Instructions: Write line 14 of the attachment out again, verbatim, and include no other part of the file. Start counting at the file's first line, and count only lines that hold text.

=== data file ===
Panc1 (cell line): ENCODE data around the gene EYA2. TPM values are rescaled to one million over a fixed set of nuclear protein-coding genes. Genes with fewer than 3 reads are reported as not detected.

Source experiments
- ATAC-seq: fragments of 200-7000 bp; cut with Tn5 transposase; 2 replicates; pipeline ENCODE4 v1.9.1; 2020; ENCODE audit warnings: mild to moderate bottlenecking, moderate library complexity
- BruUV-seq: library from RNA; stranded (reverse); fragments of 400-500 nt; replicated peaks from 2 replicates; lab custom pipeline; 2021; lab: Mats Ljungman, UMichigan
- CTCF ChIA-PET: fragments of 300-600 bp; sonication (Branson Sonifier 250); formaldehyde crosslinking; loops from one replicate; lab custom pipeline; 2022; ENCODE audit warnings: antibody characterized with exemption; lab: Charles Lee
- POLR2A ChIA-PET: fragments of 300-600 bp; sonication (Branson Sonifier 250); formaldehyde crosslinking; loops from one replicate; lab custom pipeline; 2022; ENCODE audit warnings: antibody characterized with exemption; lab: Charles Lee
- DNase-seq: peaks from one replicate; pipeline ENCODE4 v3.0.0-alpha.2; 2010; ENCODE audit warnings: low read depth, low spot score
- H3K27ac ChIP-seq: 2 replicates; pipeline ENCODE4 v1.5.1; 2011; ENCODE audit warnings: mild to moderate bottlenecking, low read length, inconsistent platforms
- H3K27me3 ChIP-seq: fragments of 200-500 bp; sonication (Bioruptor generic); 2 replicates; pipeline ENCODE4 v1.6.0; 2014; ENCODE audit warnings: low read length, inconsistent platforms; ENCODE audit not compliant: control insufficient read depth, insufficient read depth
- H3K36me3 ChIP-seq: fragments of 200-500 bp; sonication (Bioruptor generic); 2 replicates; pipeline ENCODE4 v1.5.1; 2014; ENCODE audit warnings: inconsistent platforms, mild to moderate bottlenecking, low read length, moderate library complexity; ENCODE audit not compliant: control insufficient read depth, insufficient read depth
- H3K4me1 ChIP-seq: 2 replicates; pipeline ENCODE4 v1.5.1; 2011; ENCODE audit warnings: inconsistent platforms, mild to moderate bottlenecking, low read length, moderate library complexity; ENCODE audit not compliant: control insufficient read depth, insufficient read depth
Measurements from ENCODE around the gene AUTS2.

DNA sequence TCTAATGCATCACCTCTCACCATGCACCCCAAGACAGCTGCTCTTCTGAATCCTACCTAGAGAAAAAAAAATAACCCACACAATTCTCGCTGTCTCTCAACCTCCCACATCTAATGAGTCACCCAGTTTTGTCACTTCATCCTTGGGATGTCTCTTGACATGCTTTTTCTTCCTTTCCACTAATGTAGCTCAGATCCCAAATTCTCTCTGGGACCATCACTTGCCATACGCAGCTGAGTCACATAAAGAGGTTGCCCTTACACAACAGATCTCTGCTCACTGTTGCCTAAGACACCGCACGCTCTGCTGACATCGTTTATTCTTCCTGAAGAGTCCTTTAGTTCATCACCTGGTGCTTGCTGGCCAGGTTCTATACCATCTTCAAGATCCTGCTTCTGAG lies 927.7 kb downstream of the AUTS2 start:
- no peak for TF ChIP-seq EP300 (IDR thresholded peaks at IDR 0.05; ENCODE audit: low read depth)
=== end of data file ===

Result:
- no peak for TF ChIP-seq EP300 (IDR thresholded peaks at IDR 0.05; ENCODE audit: low read depth)